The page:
Revolutionary greetings, this is comrade Pitt-Peter Kamal Mukuria, currently here at Red Onion Resort.
I’m calling here pertaining a commentary about the disappointing decision in the grand jury hearing about the Breonna Taylor case. So after months of, you know, protesting and waiting for a resolution on the Breonna Taylor case, a grand jury decided to indict former officer Brett Hankison with three counts of wanton endangerment. These charges stem from the shots which hit an adjacent apartment wall and not at all linked to the murder of Breonna Taylor. These charges are a class-B felony which carries a sentence ranging from one year to five years in prison.
Well given that the person charged is a former police officer, these charges will most likely ended up being dropped outside the [inaudible] court’s aversion program. In essence, this is yet another slap in the face and a reminder that Black lives do not matter in this country. It may be mind-boggling to most people how the grand jury reached a conclusion on the indictments which are related to Breonna Taylor’s death. Though the decision is ultimately determined by the grand jury, that decision is based on the evidence presented by the leading prosecutor.
If a prosecutor wanted to bring charges against your friendly neighbor’s dog for barking, they can provide the evidence which will lead to the outcome they want. In essence, if a prosecutor, which in this case Kentucky’s Attorney General Daniel Cameron, swayed the grand jury to indict on three counts of wanton endangerment not linked to the death of Breonna Taylor. Had he presented the grand jury with evidence explicitly linked to the murder of Breonna Taylor, the indictments he would have ended up with would have explicitly been related to the murder of Breonna Taylor.
There was more than enough probable cause to bring murder charges on all three officers who murdered Breonna. Yet the grand jury, blinded by the lead prosecutor, never considered such indictments. But they consider the adjacent wall which was hit by stray bullets. This is precisely how the justice system was designed to function for African-Americans. See police murders, abuses, and terrorization no matter how gratuitous they are. They’re often met with legal indifference and virtually bereft of any consequences.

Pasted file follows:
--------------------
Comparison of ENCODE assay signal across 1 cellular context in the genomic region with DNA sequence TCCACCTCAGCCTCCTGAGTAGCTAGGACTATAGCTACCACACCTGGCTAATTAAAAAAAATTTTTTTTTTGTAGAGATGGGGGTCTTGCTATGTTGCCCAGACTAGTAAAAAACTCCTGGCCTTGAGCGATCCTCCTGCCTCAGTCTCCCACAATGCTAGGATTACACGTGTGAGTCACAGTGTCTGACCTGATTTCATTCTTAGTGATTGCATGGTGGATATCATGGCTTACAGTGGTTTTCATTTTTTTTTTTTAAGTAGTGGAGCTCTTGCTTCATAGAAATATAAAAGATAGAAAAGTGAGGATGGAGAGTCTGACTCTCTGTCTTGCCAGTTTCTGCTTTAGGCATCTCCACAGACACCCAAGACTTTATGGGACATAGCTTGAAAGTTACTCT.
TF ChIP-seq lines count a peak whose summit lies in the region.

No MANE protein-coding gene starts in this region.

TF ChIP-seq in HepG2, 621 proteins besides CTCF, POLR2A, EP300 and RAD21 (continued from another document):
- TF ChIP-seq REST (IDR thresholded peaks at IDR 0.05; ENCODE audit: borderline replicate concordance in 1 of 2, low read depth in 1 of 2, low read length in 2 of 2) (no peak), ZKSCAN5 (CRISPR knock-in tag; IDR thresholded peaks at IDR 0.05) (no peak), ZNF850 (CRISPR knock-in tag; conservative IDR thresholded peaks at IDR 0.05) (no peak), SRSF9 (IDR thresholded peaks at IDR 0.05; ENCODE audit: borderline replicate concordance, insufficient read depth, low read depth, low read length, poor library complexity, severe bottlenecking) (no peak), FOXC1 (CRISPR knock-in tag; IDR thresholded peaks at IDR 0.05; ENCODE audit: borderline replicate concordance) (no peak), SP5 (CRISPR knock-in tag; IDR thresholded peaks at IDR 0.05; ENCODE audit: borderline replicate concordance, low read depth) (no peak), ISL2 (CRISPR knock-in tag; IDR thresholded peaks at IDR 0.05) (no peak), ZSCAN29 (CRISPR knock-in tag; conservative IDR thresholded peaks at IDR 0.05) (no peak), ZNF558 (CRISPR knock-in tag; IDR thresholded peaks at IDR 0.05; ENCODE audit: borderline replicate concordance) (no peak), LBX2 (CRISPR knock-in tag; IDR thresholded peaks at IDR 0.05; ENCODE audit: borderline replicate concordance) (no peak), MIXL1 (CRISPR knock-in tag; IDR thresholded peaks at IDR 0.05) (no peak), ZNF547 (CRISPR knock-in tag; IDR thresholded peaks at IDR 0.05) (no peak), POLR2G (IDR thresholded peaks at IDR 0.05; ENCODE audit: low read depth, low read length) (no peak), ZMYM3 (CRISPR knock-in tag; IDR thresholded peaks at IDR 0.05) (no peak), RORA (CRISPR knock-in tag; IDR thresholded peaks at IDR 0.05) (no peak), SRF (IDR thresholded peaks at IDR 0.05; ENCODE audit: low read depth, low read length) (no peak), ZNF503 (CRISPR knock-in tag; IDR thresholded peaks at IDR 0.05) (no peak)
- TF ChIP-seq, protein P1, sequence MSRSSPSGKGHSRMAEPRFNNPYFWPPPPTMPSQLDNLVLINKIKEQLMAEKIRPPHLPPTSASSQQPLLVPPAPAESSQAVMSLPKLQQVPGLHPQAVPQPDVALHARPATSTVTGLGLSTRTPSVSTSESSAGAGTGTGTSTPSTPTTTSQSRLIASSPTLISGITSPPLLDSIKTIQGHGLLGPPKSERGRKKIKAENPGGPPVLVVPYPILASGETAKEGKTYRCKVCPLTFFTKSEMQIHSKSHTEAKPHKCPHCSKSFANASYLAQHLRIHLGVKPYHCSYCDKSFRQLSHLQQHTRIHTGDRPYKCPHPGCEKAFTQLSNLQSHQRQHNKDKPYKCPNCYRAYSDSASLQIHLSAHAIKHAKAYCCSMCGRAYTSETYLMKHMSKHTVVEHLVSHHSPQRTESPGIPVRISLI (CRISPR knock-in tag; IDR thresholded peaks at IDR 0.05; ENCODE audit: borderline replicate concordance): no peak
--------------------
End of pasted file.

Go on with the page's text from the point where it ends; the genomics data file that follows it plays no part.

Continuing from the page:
I’m confident that the grand jury’s decision did not come as a surprise to many, certainly not us. The sheer fact that the legal order was not only [inaudible] but sustained slavery, segregation, and discrimination for most of American history. And the fact that the police were bound to uphold that order, establish a pattern for police behavior in the attitudes towards minority communities, which has persisted until this present day.
See, Breonna Taylor’s case was reminiscent of Fred Hampton’s case, which he was murdered in his own home as he slept during a police raid. And none of the involved killers were held criminally liable. This decision, or lack thereof, to not hold anyone accountable for the murder of Breonna Taylor is at the height of what ignited the Black Lives Matter movement.
And as difficult and as dark as this moment in time may be, as much as it may seem that justice is unattainable, we must continue to push forward. In this fight for justice and equality until it is won. Even though Breonna is no longer with us, she will always be a part of our stories. Because a lot of people are Breonna Taylor’s story.
And with that, thank you for the time to listen to my commentary. And I look forward to sharing more of my thoughts.
(Sound of a cell door closing.) These commentaries are recorded by Noelle Hanrahan of Prison Radio.